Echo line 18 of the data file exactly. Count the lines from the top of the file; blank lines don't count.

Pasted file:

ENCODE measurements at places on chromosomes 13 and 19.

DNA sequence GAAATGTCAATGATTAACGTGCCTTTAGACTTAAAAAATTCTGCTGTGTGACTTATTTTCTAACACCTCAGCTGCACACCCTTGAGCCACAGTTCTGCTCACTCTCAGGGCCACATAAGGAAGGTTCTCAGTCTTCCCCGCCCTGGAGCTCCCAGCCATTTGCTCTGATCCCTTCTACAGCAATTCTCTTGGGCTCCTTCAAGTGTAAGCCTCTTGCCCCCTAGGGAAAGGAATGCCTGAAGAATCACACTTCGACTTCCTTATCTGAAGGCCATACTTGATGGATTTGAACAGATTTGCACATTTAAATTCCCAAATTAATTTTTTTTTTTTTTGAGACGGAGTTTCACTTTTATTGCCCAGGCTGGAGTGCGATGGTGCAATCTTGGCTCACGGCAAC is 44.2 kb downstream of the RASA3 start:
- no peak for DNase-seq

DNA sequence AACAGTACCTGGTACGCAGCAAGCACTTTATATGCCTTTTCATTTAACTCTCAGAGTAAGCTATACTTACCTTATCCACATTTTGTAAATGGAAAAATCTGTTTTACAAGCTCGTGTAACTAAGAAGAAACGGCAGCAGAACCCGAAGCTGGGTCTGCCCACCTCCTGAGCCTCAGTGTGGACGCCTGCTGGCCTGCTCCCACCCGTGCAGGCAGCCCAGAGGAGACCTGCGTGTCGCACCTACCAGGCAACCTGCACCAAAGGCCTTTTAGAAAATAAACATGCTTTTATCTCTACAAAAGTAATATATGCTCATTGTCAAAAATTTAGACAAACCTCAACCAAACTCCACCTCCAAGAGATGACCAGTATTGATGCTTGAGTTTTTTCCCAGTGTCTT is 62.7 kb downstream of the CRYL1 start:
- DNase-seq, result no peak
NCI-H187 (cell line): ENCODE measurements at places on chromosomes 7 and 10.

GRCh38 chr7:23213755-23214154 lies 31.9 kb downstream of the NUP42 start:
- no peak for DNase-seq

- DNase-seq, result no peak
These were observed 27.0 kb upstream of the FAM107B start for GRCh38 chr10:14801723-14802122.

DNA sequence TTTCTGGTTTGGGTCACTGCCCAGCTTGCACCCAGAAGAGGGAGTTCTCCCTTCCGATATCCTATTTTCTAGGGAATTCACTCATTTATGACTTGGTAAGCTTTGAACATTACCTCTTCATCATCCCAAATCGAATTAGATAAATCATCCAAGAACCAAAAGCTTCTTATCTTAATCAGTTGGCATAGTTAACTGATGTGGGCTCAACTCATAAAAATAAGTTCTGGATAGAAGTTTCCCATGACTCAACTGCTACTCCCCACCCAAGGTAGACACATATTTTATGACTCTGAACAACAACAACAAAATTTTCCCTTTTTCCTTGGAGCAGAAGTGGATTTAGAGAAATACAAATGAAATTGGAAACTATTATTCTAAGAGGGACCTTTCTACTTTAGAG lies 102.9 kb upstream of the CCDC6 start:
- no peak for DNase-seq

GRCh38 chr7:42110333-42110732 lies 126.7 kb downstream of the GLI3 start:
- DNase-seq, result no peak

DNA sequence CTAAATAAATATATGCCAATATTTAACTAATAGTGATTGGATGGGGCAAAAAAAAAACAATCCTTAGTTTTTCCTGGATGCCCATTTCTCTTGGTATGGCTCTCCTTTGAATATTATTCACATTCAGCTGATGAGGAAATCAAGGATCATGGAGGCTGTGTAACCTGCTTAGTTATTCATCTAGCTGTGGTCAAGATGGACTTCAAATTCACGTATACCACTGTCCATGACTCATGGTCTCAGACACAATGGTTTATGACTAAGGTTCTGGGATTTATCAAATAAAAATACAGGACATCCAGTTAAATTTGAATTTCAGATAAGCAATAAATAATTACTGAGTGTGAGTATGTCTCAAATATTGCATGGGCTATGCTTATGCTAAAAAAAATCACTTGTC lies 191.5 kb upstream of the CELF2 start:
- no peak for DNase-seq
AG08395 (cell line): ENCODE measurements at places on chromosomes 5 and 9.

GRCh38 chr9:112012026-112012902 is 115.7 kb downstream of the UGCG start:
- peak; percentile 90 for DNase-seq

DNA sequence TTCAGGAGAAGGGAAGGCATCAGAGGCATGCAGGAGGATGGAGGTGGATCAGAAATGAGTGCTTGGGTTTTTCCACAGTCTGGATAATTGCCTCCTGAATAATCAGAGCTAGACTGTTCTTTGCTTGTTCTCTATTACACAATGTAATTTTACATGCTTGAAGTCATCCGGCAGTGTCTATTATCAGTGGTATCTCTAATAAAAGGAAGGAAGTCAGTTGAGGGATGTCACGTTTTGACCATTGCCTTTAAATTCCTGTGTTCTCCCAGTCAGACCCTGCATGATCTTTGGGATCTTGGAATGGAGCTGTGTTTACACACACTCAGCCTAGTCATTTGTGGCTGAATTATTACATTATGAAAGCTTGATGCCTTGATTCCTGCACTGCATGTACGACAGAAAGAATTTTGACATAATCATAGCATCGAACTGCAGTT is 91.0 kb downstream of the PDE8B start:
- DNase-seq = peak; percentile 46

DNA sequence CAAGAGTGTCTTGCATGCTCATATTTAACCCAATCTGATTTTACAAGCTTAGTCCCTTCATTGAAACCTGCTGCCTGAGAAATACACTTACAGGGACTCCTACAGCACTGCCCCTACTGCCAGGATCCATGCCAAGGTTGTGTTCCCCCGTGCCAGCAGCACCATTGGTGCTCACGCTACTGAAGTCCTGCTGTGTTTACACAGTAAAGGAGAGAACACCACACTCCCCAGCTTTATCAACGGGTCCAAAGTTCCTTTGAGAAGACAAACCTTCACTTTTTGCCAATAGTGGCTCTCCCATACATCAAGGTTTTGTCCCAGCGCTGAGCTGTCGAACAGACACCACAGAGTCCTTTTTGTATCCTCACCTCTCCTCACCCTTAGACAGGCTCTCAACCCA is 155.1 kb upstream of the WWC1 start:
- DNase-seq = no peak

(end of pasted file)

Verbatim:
GRCh38 chr9:112012026-112012902 is 115.7 kb downstream of the UGCG start: